There are a lot of people in healthcare who defend the status quo and the nature of our business disrupts that which is not necessarily easy all the time, look where the status quo has got us. The status quo is clearly not delivering for New Zealanders.
What are your hobbies?
I am pretty into my outdoor sports, surfing, skiing and mountain biking are probably my three passions, I quite like playing tennis as well but yes, anytime spent outside is a good time.
Where do you see yourself in 20 years time?
I haven’t even looked past 10 to be honest. Hopefully living in a country with a far better and more sustainable health care system. But honestly 20 years is a long way away, I’m only 25 so I would be 45, so I’m not sure.
Wife and kids?
I would say I would have both of those things and I think I will be living in New Zealand and out still skiing and mountain biking, hopefully, there will be snow on the mountains that is probably my key concern for the next 20 years. Will I be able to surf or will I be surfing halfway through New Brighton over the shops? But in terms of realising where I see myself in 20 years, I hope we have at least reached our goal of saving New Zealand’s health care sector $100 million per annum and the problem that once was no longer exists. Medsalv is a problem that exists to solve a problem that shouldn’t so if we rid New Zealand of that problem in 20 years we will be doing well.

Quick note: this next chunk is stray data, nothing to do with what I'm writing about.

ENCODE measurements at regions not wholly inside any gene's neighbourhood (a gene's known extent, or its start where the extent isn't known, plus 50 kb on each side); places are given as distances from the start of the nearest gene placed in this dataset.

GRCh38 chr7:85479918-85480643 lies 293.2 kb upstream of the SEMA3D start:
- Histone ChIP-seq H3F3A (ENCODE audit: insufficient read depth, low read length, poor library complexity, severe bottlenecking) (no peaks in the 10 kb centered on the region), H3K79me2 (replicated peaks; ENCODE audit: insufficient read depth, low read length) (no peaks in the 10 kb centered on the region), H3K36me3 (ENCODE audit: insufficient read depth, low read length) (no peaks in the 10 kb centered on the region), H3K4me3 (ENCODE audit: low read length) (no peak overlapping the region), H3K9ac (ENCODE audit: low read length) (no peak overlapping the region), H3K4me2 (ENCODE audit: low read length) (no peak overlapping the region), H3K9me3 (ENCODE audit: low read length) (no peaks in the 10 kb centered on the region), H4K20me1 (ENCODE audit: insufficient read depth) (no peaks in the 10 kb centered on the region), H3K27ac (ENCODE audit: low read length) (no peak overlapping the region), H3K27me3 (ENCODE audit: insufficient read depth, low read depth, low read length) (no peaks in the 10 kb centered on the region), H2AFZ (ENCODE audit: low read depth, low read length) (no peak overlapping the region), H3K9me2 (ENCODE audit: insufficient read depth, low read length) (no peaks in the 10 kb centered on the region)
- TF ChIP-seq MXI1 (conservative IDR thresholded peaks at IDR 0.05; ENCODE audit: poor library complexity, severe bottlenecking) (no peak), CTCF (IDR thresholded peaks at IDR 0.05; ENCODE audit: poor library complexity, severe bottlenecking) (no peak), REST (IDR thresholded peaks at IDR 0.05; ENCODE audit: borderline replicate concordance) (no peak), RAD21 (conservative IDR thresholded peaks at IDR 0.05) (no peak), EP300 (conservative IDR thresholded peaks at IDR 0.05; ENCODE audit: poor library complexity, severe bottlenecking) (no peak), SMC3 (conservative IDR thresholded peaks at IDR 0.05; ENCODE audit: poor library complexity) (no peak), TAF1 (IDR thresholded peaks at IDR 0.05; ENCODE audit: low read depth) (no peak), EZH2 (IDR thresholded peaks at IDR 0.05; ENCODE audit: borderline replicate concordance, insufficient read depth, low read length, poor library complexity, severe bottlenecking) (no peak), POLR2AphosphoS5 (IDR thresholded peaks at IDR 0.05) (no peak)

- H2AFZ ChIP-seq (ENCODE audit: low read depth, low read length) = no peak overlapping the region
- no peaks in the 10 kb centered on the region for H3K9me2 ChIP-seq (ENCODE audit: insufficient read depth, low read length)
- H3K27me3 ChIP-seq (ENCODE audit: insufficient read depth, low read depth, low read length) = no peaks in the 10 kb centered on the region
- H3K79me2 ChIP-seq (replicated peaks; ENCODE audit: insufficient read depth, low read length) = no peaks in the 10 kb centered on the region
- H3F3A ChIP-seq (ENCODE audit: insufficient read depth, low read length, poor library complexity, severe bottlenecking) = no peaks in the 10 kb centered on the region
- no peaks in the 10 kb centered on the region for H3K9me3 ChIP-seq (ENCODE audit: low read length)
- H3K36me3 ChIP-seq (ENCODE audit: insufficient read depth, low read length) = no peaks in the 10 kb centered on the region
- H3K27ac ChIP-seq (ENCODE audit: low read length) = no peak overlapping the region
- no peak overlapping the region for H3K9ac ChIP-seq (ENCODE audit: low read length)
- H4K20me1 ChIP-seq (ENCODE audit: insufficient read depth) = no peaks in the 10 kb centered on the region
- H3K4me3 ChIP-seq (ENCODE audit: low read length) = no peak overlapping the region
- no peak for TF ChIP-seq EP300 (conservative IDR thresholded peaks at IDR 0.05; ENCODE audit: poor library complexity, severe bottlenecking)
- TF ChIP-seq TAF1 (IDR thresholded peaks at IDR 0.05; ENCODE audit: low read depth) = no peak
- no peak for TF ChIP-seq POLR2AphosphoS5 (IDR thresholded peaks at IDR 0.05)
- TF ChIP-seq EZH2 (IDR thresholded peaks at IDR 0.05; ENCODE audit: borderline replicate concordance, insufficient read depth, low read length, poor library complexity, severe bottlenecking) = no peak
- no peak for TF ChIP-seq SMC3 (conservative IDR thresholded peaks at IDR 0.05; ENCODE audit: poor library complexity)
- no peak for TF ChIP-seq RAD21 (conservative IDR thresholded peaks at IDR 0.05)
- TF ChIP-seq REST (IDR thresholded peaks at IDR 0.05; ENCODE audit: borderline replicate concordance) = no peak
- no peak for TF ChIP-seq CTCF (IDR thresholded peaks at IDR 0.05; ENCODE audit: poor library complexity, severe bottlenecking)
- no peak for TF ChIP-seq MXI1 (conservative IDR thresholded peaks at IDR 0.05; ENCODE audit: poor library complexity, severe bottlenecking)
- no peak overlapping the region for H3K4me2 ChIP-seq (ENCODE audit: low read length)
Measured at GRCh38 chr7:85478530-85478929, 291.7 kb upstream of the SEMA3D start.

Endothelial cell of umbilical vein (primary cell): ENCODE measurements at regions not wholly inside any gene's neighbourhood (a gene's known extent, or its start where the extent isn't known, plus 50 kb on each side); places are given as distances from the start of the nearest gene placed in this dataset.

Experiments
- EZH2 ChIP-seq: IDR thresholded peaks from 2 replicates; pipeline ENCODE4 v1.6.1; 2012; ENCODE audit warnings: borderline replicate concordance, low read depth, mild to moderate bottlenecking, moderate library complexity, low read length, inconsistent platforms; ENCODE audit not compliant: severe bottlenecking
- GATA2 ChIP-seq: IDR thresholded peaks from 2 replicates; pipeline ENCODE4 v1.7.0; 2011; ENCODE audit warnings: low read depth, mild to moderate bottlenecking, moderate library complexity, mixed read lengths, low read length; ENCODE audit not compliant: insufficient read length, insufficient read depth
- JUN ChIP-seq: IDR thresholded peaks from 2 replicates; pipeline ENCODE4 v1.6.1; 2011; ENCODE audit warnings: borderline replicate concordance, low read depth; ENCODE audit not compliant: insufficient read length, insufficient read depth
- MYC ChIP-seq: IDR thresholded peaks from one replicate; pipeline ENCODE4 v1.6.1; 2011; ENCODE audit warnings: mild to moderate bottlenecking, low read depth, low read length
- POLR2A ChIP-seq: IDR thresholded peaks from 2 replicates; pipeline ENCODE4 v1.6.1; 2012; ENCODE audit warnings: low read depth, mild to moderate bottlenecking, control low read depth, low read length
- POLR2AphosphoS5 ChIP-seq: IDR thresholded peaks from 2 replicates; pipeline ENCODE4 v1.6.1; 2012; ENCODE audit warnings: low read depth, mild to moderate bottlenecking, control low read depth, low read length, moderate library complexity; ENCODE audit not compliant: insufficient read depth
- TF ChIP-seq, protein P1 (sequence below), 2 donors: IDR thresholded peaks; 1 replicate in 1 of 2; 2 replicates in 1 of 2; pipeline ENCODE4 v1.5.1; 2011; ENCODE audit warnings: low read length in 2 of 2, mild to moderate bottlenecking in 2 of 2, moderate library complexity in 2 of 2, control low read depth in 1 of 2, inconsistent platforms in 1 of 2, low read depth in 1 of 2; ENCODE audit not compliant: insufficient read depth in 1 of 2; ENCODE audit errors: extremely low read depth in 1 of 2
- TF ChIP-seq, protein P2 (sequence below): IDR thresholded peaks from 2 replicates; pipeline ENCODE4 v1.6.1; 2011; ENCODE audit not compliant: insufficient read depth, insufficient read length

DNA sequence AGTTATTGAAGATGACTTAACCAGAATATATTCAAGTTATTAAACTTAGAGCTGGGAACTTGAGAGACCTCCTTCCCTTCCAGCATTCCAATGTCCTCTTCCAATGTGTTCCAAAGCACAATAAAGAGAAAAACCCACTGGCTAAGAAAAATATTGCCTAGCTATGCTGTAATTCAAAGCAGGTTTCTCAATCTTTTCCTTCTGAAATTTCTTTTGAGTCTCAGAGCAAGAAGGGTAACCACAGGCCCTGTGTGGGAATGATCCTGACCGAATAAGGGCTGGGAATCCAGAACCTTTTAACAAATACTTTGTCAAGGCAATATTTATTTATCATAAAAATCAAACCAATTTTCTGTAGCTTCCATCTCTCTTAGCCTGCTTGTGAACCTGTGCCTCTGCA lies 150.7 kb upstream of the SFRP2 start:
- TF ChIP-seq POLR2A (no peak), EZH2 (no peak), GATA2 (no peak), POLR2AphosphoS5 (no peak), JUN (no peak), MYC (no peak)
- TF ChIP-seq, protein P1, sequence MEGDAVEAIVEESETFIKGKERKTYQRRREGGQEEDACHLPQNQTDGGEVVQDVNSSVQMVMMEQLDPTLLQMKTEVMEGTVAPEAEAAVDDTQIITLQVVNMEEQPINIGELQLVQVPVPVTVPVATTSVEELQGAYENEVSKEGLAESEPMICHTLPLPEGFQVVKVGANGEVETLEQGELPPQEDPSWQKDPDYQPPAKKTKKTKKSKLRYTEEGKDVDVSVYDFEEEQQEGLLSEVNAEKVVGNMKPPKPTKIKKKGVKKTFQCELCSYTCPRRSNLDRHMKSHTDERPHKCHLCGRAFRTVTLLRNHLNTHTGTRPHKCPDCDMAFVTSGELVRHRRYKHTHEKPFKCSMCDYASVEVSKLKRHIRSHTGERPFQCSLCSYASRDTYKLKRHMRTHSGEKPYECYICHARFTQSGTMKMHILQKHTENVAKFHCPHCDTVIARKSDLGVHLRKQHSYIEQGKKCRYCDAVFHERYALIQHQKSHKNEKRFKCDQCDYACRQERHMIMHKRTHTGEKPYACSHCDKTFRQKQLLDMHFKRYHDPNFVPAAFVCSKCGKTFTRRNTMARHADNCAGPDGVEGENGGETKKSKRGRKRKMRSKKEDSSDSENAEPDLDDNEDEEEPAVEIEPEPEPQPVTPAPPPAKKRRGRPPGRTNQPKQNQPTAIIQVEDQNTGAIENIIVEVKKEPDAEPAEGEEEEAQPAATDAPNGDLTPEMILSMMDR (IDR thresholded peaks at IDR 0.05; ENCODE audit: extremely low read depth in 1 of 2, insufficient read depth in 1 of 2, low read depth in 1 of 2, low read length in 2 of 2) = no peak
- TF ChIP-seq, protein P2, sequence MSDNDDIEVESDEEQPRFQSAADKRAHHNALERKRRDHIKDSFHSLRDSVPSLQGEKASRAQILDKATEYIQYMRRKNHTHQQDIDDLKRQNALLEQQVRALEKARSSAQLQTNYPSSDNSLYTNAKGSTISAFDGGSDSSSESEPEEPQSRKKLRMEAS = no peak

What did you want to be when you were growing up? Did you always want to be repurposing single-use hospital equipment?
For a long time, I actually wanted to be an orthopaedic surgeon which my uncle is. I thought it was a cool way to combine a mechanical passion, being good with hands with caring for people I also have a family which I say is infested with doctors which is a good thing but I mean that was something I was keen to do, I toyed with the idea to be a professional skier but it wasn’t for me.
Where did you grow up?
I have lived in Christchurch for the majority of my life apart from a brief stint in England when I was a kid. I went to Elmwood School and then Cobham Intermediate then Christchurch Boys’ High School.
Where and what did you study?
I have two degrees from the University of Canterbury and one of them is in mechanical engineering and the other one which is where I started my business, where I started Medsalv, is in engineering management.
Did you live the stereotypical student lifestyle? Were you in the University of Canterbury Engineering Society?
Not so much the stereotypical student lifestyle. I was on ENSOC for a year but I was also on the Canterbury University Board Riders Association and got involved in that, so yes, I did get involved in student life.
Do you miss being a student?
Yes, there are obviously good thing and bad things about being a student. So yes to a point. The good things about being a student would be that you have complete control over your own time and nobody is checking if you are going for lectures, you can go skiing every day of the week or whatever, few good parties and you get to play with some pretty cool stuff at the university form an engineering standpoint, they have got cool equipment.
What were some of the bad things about student life?
Well, you have got to go to class eventually, you have got exams. But on the whole that would be about it, it’s mainly just good fun